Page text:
From 2001 to 2014 she was a producer and program host at 98.7 WFMT and the WFMT Radio Network, where she produced local and Network programming, including many multi-part radio series, including First Ladies of Music with Virginia Eskin, Song of America with Thomas Hampson and three separate series from the Salzburg Festival. She also did programming research, appeared as an on-air announcer — including hosting the monthly Live from NEIU “Jewel Box” Concert series and the Chicago Chamber Musicians First Monday Concerts. Carolyn also produced the monthly Ryan Opera Center Recital series, featuring young vocal artists from Lyric Opera of Chicago’s Ryan Opera Center and she produce the live opening night broadcasts from Lyric Opera, which included writing of scripts, interviewing singers/editing all interviews, and managing the live broadcast. As an administrator, she served on the planning committee for the station’s Membership Drive.

Carolyn is the founding conductor and Music Director Emerita of the Oak Park and River Forest Children’s Chorus (now known as Pro Musica), leading that professional-level community ensemble for 10 years. Under her direction OPRFCC Choirs performed in Chicago’s Orchestra Hall, at national, regional and state conferences, and toured throughout the United States and in Europe. She also is founder and Music Director Emerita of the Central Illinois Children’s Chorus, which she led from 1978 to 1989.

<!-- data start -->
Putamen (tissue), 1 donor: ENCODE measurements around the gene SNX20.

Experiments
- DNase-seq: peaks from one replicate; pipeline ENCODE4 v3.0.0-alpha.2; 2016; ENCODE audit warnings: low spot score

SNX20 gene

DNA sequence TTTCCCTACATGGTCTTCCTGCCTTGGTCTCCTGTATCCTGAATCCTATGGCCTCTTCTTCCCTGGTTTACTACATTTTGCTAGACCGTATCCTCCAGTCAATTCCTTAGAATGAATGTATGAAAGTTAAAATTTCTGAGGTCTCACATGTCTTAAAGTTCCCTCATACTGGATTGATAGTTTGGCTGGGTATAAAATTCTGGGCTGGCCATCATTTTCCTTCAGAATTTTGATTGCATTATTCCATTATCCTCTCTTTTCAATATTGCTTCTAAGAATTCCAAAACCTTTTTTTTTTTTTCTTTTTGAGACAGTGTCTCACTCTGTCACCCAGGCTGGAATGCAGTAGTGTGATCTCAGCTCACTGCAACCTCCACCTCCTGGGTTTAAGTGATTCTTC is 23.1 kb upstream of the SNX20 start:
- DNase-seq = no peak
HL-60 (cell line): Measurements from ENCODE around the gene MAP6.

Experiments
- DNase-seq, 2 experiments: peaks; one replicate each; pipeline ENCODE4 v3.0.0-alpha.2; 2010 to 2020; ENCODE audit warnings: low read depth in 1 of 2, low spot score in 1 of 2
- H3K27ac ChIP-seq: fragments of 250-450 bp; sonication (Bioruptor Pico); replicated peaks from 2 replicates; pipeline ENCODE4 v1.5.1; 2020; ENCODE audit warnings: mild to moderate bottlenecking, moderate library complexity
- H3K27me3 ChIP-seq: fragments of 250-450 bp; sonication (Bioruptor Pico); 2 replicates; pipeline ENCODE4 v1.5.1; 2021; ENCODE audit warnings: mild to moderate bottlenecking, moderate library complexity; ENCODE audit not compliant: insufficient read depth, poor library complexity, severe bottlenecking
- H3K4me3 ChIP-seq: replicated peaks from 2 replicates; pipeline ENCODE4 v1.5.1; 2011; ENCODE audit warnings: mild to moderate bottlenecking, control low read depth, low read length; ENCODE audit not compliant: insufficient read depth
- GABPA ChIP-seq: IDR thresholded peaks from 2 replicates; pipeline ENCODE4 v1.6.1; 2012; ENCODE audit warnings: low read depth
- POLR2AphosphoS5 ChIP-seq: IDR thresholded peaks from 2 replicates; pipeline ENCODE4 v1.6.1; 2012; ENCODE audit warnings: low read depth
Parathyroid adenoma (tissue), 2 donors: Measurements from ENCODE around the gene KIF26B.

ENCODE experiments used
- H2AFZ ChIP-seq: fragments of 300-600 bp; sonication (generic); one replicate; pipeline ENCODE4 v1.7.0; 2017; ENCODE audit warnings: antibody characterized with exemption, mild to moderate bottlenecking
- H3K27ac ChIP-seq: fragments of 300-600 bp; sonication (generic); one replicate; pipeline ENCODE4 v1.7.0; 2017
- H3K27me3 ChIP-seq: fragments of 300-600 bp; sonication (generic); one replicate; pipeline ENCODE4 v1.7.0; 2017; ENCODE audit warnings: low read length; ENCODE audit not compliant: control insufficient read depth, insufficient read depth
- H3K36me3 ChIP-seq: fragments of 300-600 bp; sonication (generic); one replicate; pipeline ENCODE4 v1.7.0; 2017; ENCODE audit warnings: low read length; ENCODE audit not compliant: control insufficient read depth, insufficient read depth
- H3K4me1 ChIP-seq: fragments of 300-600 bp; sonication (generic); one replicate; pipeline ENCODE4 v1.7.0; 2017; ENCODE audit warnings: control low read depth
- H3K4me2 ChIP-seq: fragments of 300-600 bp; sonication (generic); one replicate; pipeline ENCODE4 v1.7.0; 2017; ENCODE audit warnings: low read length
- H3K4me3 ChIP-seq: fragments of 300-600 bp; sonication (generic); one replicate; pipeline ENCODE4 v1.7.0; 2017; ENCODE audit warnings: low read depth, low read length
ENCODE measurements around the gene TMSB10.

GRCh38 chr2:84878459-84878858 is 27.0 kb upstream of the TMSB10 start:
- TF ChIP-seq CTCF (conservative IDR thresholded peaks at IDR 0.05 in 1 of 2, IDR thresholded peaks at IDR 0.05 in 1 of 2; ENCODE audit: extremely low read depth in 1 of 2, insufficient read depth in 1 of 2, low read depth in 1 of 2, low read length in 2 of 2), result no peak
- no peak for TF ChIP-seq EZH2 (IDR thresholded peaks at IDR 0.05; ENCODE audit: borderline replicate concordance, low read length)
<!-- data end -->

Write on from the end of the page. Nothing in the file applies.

She earned her A.B. in Music (voice performance) and her M.A. (choral conducting) from Occidental College in Los Angeles, where she was a student of Howard Swan and studied voice with Josephine Lott. She continued academic work at the College-Conservatory of Music of the University of Cincinnati, studying conducting and choral literature with Elmer Thomas and voice with Italo Tajo. She earned the D.M.A. in Choral Music from the University of Illinois at Urbana-Champaign, where her major teachers were Harold Decker and Paul Vermel, and her voice teachers were Frances Crawford and William Miller. While at the U of I she taught conducting, conducted the Illini Women’s Choir and Madrigal Singers, and worked as chorusmaster for Illinois Opera Theatre for four seasons.

Dr. Paulin has been active as a clinician and workshop conductor in the Midwest, has served as an adjudicator and lecturer at contests and conferences, and has been listed in Who’s Who in America and Who’s Who of American Women. She lives in Scarborough with her husband, Paul Vermel, Professor Emeritus at the University of Illinois School of Music, conductor laureate of the Northwest Symphony Orchestra, and former Music Director of the Portland Symphony Orchestra.